Disclaimer: I don't own these characters. I just play in their world.

I stare down at the pendant in my hand. The clear crystal catches the high sun of the afternoon, trying to spark a fire that I know has since been extinguished. I clench the jewel in my hand and wince as the sharp edges of its wings pierce my skin, drawing blood and marring it's pristine beauty. A heaviness weighs down on my heart. Should I live to return to the tranquility of Rivendell, I will regrettably be the bearer of ill news.

I will tell Arwen of his fall in battle, of how he died a hero saving the lives of Rohan. Of his loyalty and courage. I will tell her of the friendship he offered in times of absolute darkness. None of these things will ease the pain of his passing, but at least she will have the knowledge that he did not die aimlessly.

Arwen will not clasp this necklace about her throat again. It will never be anything more then the remains of a shattered dream. Her pain shall be deeper then any other wound she has ever carried around with her. If she is still capable of doing so, I will urge her to sail across the sea. Valinor may offer her the solace she will not find here. If her choice has already dispensed it's consequences, she will die. The passing of time; loneliness for her people, or her own hand; one will claim her life. I worry for the woman who has ever been my friend. My anger at her imminent suffering agitates me.

The winds of the wide plains sweep along the stone barricade of Helm's Deep, a whispering softness before the coming storm. The people of Rohan fill the emptiness of this fortress, giving life to rooms and passages long unused. The sounds of babes crying and mothers cooing fills my senses and I am overcome with a sense of hollowness. Doubtless all here shall perish before the rising of the next sun. Theoden should not have been so blind to Saruman's treachery all these years, and now his people will pay with their lives. It is all senseless waste. It is a wonder that hope remains.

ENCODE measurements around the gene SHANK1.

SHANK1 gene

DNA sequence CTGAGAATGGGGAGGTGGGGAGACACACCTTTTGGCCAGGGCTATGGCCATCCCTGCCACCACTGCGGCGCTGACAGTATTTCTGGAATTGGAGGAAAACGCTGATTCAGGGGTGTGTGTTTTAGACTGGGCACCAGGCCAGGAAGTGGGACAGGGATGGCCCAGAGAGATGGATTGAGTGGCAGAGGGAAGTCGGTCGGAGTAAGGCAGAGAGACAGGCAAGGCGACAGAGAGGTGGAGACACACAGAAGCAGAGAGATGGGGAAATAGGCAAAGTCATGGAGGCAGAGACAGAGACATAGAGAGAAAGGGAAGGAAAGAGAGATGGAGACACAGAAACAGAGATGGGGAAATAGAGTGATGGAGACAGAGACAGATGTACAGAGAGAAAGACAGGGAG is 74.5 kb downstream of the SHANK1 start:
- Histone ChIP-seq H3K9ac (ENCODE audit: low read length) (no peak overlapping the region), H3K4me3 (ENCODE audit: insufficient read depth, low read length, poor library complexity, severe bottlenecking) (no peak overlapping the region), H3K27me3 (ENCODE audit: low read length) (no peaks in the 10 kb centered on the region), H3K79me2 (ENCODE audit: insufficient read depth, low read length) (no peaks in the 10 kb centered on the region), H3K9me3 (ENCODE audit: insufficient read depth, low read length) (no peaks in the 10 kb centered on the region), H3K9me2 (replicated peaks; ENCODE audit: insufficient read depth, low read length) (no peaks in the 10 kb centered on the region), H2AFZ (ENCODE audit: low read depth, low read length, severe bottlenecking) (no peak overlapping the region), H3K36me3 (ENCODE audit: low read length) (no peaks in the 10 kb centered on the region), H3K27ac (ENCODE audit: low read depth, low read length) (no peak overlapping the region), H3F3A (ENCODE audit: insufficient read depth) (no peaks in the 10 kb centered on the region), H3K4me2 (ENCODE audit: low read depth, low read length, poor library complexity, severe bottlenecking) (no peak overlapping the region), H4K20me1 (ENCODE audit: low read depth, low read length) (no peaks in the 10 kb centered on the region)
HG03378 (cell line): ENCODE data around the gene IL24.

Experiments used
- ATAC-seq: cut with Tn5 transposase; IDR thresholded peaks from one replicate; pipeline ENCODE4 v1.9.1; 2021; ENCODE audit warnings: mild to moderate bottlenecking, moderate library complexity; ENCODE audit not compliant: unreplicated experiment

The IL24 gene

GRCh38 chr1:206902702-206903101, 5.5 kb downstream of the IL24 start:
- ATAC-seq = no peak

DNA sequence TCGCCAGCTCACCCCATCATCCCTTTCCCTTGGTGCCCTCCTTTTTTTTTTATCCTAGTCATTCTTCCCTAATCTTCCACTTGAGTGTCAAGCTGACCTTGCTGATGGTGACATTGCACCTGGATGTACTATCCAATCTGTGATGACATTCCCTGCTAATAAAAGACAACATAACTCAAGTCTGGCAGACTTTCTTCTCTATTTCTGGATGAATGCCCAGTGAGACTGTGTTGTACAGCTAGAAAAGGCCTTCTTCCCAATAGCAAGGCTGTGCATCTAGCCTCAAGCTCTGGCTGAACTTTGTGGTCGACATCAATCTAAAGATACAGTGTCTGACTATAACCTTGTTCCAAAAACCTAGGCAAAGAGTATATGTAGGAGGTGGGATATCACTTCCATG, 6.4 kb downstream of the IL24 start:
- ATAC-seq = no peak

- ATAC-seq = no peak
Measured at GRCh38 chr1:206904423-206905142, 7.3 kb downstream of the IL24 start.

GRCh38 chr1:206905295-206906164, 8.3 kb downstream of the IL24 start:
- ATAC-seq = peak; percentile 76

Sighing, I turn from my post and stalk down the stairs. There is no longer any reason to wait along the watch tower for a man who shall not appear, no matter how strong my desire for him to do so. It is a pity. If I intend to go out fighting this night, it would have been bearable to go out with a man such as Aragorn by my side. He was truly a good friend.

At the base of the stairs I see Eowyn. She tends to a wounded soldier, raising a bowl of water to his parched lips. The depths of her eyes contain suppressed grief, the lines around her mouth tight and grim. Her skin is ashen, another tell-tale sign that she is holding back raw emotions too great to display in front of those she must be brave for. The passing of Aragorn is dragging at a feisty spirit that only a few hours ago thrived healthily under the cool demeanor of a Shield Maiden.

It is not my place to tell her of Arwen. She wishes ownership of Aragorn's heart, but in truth the ranger would never have strayed from the daughter of Elrond. It is almost with gratitude and amusement that I realize Aragorn is saved from the burden of rejecting her advances. Then again I remember the cause of his absence and my heart grows weary once more. Aye, Aragorn was a good friend, and unashamedly I feel the beginnings of tears in my eyes.

I decide to search Gimli out, to discuss a course of action so that tonight our enemies shall be well-met. Looking at the floor as I walk, I am suddenly aware of a presence too familiar to ignore in front of me. I look up, and before my eyes stands a ghost. A walking corpse. A man who by all rights should not be standing in front of me. It is too my credit that I remain calm, rather then cause him further pain by embracing him ecstatically.

The man looks haggard, and he smells of horse hair and river water. The dried mud in his matted hair and his torn clothing is evidence of a rough tumble. A thin trail of blood runs down his torn leather mantle. A brief look over assures me he shall be fine. His wounds are not extensive and his only ache is no doubt a sore head. I smile at him, full of pride and relief.

"You're late. You look terrible."

Aragorn smiles back at my words, recognizing the relief and happiness he hears in them. That smile denotes a story he is eager to share with me, though perhaps not now.

I still hold the Evenstar in my hand. It feels warmer to the touch now, as though it knows its true owner is back to reclaim it. I raise my hand, and extend it to the ranger. He looks down at it, then back at me, in wonder. I can see in his expression his fear at having almost lost that which is most precious to him. He takes the pendent, fastening it back around his neck. It is his last remaining connection to Arwen. It is of little doubt he is as happy to see that jewel as I am to see him.

He seems lost for words, not common for such a man. He says simply "Thank you", and it is enough. With a clap on the back, we walk together to speak to King Theoden. I am grateful to have my friend back to fight alongside me. Even more so I am grateful that I do not have to return the Evenstar to Arwen.

At least for now.